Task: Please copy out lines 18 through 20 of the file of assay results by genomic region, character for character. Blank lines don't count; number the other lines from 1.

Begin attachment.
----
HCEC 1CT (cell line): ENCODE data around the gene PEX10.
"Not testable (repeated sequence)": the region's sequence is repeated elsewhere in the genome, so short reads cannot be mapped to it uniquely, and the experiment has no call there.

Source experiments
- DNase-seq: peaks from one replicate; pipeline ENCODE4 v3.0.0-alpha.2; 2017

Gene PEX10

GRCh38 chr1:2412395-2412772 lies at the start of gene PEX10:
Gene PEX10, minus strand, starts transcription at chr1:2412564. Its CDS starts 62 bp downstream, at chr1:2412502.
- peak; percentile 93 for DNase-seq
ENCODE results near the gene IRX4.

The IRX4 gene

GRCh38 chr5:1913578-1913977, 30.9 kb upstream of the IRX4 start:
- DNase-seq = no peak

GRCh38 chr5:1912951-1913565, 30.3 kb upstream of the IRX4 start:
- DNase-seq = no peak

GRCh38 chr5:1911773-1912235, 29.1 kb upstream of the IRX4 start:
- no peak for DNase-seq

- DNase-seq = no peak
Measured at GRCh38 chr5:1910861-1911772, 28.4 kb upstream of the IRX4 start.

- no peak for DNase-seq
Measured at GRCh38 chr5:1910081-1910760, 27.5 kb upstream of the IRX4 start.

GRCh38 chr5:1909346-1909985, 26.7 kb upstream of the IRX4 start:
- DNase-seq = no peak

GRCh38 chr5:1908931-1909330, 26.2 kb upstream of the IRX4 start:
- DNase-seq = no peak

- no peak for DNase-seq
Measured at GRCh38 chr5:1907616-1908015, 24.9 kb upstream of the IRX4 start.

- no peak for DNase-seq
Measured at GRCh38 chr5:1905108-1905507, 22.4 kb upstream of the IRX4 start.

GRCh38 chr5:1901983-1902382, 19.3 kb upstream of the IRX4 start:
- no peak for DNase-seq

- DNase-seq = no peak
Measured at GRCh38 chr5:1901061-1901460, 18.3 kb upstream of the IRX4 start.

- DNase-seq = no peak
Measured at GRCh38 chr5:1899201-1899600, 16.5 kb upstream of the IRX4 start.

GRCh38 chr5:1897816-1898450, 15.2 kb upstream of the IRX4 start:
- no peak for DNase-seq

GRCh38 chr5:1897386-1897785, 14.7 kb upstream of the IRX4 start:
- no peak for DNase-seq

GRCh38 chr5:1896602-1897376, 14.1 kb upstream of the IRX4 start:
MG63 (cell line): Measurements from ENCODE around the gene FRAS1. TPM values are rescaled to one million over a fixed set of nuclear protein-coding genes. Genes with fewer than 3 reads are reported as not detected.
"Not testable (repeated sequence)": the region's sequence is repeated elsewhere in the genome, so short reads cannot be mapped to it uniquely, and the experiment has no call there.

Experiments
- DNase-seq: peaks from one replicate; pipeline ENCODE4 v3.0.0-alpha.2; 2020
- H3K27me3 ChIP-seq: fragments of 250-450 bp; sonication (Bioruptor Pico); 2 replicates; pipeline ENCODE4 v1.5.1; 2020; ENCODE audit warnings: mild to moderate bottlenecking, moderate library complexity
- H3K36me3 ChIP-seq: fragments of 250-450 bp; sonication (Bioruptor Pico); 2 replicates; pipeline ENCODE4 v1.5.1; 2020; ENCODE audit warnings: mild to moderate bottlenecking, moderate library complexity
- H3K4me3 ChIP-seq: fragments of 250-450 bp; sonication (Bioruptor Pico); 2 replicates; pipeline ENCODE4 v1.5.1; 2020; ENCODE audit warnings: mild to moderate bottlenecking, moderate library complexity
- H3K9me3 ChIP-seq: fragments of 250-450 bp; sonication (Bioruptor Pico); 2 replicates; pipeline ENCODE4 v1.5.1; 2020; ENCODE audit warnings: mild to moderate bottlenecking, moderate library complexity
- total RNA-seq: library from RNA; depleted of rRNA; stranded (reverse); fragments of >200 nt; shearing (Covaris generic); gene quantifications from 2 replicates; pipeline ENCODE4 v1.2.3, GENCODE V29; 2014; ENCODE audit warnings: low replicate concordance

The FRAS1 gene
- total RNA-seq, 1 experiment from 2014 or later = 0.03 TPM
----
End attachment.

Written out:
Measured at GRCh38 chr5:1910861-1911772, 28.4 kb upstream of the IRX4 start.

- no peak for DNase-seq
Measured at GRCh38 chr5:1910081-1910760, 27.5 kb upstream of the IRX4 start.